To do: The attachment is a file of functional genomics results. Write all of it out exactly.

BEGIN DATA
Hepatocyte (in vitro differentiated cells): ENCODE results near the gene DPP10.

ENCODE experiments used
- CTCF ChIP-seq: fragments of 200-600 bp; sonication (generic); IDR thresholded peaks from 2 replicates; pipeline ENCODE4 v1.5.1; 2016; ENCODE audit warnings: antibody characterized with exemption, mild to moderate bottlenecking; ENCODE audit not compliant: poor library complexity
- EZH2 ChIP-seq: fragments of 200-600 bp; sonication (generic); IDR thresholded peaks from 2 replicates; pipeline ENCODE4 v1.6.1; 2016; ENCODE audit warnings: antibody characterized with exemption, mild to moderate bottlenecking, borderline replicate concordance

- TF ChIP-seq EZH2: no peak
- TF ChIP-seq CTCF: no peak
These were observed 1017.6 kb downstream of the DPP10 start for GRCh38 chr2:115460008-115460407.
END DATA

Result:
Hepatocyte (in vitro differentiated cells): ENCODE results near the gene DPP10.

ENCODE experiments used
- CTCF ChIP-seq: fragments of 200-600 bp; sonication (generic); IDR thresholded peaks from 2 replicates; pipeline ENCODE4 v1.5.1; 2016; ENCODE audit warnings: antibody characterized with exemption, mild to moderate bottlenecking; ENCODE audit not compliant: poor library complexity
- EZH2 ChIP-seq: fragments of 200-600 bp; sonication (generic); IDR thresholded peaks from 2 replicates; pipeline ENCODE4 v1.6.1; 2016; ENCODE audit warnings: antibody characterized with exemption, mild to moderate bottlenecking, borderline replicate concordance

- TF ChIP-seq EZH2: no peak
- TF ChIP-seq CTCF: no peak
These were observed 1017.6 kb downstream of the DPP10 start for GRCh38 chr2:115460008-115460407.